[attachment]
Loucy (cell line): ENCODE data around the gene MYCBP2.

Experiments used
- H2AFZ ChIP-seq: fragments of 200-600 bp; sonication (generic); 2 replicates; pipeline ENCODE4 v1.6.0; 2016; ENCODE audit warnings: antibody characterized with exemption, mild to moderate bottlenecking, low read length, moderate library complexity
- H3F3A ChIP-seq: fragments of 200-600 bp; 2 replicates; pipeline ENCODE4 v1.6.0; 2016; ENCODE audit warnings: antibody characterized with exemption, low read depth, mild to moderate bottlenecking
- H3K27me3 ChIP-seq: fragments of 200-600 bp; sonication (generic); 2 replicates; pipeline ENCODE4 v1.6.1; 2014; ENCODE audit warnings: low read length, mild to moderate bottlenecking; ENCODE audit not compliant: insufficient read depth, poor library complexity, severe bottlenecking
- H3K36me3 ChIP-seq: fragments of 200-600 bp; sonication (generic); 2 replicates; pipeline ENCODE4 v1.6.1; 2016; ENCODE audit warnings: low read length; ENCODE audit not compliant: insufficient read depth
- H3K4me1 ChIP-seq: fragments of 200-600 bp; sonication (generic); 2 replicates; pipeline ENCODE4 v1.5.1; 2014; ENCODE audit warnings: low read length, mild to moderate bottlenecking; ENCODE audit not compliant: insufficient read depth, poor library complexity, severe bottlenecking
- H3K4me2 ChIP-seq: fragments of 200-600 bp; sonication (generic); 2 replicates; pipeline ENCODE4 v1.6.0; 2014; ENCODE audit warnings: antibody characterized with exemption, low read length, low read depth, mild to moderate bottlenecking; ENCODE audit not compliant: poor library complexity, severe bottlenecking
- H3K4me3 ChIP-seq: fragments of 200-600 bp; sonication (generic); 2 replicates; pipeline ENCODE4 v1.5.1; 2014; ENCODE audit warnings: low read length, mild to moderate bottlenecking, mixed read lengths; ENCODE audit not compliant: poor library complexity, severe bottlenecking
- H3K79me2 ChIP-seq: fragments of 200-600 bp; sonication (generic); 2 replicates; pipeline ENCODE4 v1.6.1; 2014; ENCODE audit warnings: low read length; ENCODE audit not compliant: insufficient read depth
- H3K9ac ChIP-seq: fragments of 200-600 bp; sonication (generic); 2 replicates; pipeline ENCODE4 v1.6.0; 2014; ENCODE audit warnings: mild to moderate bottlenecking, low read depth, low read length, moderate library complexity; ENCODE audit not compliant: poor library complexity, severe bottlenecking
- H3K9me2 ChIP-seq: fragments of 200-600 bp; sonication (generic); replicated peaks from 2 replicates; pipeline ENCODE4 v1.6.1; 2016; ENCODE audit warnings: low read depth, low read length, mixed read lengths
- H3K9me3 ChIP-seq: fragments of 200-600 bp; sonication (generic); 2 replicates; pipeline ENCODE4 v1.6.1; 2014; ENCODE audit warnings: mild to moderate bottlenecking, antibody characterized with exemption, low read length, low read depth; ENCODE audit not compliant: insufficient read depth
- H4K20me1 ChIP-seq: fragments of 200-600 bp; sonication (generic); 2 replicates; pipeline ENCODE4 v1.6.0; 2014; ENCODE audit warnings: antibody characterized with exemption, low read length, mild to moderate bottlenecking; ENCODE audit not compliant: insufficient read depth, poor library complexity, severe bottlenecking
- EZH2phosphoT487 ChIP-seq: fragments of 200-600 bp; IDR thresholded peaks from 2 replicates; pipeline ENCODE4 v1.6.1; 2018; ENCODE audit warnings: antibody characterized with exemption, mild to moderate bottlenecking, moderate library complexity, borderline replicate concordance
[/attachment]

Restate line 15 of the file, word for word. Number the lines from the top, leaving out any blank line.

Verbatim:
- EZH2phosphoT487 ChIP-seq: fragments of 200-600 bp; IDR thresholded peaks from 2 replicates; pipeline ENCODE4 v1.6.1; 2018; ENCODE audit warnings: antibody characterized with exemption, mild to moderate bottlenecking, moderate library complexity, borderline replicate concordance